Wednesday, June 6, 2012

Ralph Musgrave makes a case for full reserve banking


In making his case for full reserve banking, Ralph puts forward five principles.

Read it at Ralphonomics

The principles on which banking should be based
by Ralph Musgrave

15 comments:

Anonymous said...

It seems that MMT is naturally converging towards nationalized banking. I am beginning to see a lot of comments on this on different blogs. I know some people will call this socialism, but it's a good development.

Tom Hickey said...

Anonymous: "It seems that MMT is naturally converging towards nationalized banking. I am beginning to see a lot of comments on this on different blogs. I know some people will call this socialism, but it's a good development."

Other than Bill Mitchell, who has been on the record as being personally for nationalized banking, but making it clear that this is his personal view rather than MMT, can you cite any other MMT economist that even espoused a personal preference for nationalized banking? Is there any evidence at all that any MMT economist has advanced a policy prescription favoring nationalized banking based on MMT? None to my knowledge.

This is an internet rumor, as far as I can see, and I personally favor nationalizing most "retail" banking, so I think I would be aware of it if there were even a hint that this is an MMT policy proposal.

What do you think that MMT is disposed toward nationalized banking or naturally converging toward it. Or is this just buzz you've picked on "the blogs." Which blogs, exactly. Who said it?

beowulf said...

Considering that Mitchell is one of the three credited originators of MMT, it ys slicing the onion pretty thinly to say "other than Mitchell".

I disagree with Bill Mitchell about this, that and the other, but he's right about this. I've come to agree with Henry Simons that govt is far more competent (or to be more precise, less susceptible to corruption) when it operates natural monopolies itself instead trying to regulating private monopolists; even more so with a monopoly like money creation that belongs to the govt anyway (and yes Simons was a full reserve banking proponent).

The trouble is that public-private partnerships (in banking and other sectors) almost always end up with socialized losses and privatized profits. Its like fighting a war, the govt should either jump in with both feet or not jump in at all.

paul said...

"Considering that Mitchell is one of the three credited originators of MMT, it ys slicing the onion pretty thinly to say "other than Mitchell""

If there was only one credited originator of MMT and that persons "opinion" suggested something, that would not make that suggestion a part of MMT theory.

The suggestion is a conclusion, of which there can be many, not part of the theory itself.

Just a pet peeve of mine.

Leverage said...

Beowulf, while I agree in general with your statement, we must be careful...

Most modern capitalism was developed in the form of public-private partnerships. Some of the most important advancements in humanity are the product again of public-private partnerships.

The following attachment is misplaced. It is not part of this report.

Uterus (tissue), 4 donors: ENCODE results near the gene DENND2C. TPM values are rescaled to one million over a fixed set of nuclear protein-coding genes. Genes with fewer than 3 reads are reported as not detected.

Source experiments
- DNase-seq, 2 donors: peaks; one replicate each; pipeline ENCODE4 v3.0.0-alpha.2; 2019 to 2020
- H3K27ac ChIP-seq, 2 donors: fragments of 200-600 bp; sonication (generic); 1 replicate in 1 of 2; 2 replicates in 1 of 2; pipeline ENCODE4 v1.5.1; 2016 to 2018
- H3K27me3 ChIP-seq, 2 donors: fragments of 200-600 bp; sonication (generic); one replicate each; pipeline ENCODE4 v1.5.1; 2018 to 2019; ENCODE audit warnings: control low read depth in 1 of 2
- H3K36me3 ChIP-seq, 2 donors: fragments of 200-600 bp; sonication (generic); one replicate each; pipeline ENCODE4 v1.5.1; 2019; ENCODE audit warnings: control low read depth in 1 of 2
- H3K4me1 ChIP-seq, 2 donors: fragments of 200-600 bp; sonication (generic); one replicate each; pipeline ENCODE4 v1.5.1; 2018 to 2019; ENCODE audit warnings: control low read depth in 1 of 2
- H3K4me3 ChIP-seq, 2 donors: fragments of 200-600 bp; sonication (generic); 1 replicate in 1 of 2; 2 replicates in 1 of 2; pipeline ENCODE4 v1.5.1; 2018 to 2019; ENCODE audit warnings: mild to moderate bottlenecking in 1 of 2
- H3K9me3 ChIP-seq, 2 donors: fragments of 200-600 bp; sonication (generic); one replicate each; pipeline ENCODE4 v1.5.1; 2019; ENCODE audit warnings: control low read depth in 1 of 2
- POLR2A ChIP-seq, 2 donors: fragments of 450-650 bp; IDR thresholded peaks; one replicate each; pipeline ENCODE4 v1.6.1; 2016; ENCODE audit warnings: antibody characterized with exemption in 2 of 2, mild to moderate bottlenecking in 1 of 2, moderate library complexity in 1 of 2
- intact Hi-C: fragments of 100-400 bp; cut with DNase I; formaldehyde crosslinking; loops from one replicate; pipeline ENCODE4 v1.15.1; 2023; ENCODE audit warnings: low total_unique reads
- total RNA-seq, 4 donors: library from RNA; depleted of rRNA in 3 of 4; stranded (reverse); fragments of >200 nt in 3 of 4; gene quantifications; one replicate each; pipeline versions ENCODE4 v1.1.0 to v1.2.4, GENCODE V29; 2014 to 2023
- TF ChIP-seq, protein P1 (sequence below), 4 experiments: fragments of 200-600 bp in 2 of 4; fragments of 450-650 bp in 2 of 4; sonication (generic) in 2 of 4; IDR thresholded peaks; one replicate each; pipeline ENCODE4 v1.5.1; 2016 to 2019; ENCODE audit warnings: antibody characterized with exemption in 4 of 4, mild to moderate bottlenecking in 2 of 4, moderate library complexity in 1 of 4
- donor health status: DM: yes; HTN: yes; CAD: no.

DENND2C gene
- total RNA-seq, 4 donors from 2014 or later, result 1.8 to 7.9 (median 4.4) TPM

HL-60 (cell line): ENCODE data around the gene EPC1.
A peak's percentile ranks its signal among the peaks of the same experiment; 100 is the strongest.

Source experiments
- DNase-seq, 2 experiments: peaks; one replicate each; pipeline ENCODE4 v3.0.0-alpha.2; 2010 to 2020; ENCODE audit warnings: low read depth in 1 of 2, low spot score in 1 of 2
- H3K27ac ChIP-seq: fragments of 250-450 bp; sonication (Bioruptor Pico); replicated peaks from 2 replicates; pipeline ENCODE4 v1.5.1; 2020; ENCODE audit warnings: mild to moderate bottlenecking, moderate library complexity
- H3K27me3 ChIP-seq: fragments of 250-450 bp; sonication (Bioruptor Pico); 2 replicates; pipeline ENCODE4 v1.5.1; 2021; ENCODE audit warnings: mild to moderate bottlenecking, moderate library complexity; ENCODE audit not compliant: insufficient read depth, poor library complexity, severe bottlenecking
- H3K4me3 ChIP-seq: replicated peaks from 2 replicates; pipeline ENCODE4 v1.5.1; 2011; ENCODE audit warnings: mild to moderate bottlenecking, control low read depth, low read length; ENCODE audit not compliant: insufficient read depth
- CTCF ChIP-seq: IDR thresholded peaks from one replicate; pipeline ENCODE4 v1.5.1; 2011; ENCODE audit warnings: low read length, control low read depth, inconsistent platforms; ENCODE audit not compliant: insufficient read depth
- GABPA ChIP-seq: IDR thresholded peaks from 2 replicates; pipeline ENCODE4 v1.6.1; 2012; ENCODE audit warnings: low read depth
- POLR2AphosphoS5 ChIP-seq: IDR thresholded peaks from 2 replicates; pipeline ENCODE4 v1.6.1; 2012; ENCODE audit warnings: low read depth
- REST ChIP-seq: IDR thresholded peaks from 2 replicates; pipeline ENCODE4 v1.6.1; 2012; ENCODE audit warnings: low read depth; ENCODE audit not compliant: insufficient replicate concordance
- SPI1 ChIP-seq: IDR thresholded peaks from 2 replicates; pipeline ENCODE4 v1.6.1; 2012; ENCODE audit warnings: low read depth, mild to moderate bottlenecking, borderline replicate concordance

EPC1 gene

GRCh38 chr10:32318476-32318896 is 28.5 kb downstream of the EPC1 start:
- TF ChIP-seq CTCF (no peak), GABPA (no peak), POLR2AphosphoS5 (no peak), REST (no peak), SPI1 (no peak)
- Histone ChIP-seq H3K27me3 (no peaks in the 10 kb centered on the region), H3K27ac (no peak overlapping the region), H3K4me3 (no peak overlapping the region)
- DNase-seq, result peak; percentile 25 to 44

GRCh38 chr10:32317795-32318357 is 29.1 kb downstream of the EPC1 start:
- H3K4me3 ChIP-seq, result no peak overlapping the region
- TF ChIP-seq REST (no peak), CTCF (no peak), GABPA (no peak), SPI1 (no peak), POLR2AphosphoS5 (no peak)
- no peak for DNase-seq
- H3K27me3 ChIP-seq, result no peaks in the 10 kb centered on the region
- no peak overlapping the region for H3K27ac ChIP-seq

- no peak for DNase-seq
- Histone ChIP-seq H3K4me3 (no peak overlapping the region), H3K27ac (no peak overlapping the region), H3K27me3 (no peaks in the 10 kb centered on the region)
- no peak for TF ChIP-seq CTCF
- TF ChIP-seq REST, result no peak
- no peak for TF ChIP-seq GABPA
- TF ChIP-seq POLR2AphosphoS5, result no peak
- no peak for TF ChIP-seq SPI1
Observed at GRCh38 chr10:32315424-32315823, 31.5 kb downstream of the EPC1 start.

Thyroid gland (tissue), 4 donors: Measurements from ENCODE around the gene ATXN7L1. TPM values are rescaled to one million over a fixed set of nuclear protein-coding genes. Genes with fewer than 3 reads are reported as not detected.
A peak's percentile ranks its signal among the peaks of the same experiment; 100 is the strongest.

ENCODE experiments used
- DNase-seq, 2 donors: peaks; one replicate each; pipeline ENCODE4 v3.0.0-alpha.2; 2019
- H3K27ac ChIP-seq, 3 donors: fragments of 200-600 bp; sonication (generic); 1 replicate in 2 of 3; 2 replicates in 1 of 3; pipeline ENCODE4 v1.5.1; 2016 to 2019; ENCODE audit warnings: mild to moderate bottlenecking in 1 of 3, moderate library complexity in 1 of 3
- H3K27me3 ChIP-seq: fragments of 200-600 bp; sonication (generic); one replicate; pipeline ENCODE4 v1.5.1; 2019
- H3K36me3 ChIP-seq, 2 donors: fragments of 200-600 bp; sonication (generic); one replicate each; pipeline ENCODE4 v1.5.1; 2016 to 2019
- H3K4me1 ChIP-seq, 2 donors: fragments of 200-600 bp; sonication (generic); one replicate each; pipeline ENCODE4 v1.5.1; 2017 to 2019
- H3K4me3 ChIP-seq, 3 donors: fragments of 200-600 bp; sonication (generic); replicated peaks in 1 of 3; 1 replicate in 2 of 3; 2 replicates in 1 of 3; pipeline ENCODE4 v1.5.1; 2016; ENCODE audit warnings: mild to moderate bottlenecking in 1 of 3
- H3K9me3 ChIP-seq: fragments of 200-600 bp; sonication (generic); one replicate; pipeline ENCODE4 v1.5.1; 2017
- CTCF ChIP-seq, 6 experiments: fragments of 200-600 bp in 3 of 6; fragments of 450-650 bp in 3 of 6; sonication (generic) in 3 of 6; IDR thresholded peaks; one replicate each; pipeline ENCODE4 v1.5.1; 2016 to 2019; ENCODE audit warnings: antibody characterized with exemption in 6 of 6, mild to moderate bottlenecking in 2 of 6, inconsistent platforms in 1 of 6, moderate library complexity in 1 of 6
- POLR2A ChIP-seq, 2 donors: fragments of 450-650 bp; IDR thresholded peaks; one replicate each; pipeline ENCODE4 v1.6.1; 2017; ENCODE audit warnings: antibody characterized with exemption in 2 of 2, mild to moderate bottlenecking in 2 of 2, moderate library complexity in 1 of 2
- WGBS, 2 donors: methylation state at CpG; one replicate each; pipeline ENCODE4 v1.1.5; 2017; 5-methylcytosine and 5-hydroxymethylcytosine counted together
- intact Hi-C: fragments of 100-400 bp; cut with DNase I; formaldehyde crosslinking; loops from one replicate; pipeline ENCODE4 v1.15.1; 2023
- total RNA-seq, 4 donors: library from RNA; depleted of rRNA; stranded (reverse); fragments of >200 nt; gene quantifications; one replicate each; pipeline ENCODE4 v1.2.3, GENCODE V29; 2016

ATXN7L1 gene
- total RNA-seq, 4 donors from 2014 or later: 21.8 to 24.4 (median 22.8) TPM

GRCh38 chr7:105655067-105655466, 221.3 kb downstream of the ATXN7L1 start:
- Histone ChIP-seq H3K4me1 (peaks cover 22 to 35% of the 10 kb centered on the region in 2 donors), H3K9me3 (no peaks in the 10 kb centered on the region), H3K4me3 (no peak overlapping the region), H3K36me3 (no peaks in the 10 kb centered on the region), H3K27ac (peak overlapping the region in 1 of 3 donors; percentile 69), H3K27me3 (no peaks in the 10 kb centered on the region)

While it's a corporate structure prone to corruption and abuse it can also be very successful. They key lays in checks & balances and real public control of these partnerships. If you leave little space for profit and exploitation in these partnerships most of these corruption opportunities dissipate.

Not saying is easy to do, but it has been done.

Tom Hickey said...

"Considering that Mitchell is one of the three credited originators of MMT, it ys slicing the onion pretty thinly to say "other than Mitchell"."

I would say that a working definition of MMT would be what the originator (Warren) and the initial developers put forward as "MMT." Then we can talk about what was added subsequently, if anything.

I do think that we need to distinguish between personal, professional, academic, and popular presentation, too.

In my own field, there is often confusion over these matters. Heidegger's philosophy is often attacked because he was "a Nazi,"

Heidegger is a highly controversial philosopher not only for his interpretation of the concept of Being, but especially because of his affiliation with the Nazis, for which he never apologized nor expressed regret[6], except in private when he called it "the biggest stupidity of his life" (die größte Dummheit seines Lebens)[7]. The so-called Heidegger controversy raises general questions about the relation between Heidegger's thought and his connection to National Socialism....

Heidegger supported National Socialism in 1933 and was a member of the Nazi Party until May 1945[11], even though the Nazis eventually prevented him from teaching. His defenders, notably Hannah Arendt, see this support as arguably a personal " 'error' " (a word which Arendt placed in quotation marks when referring to Heidegger's Nazi-era politics).[12] Defenders think this error was irrelevant to Heidegger's philosophy. Critics, such as Emmanuel Levinas[13] and Karl Löwith,[14] claim that Heidegger's support for National Socialism revealed flaws inherent in his thought. [15]....

Heidegger married Elfride Petri on March 21, 1917, in a Catholic ceremony officiated by his friend Engelbert Krebs, and a week later in a Protestant ceremony in the presence of her parents. Their first son Jörg was born in 1919. According to published correspondence between the spouses,[25] Hermann (born 1920) is the son of Elfride and Friedel Caesar.
Martin Heidegger had extramarital affairs with Hannah Arendt andElisabeth Blochmann, both students of his. Arendt was Jewish, and Blochmann had one Jewish parent, making them subject to severe persecution by the Nazi authorities. He helped Blochmann emigrate from Germany prior to World War II, and resumed contact with both of them after the war.[26]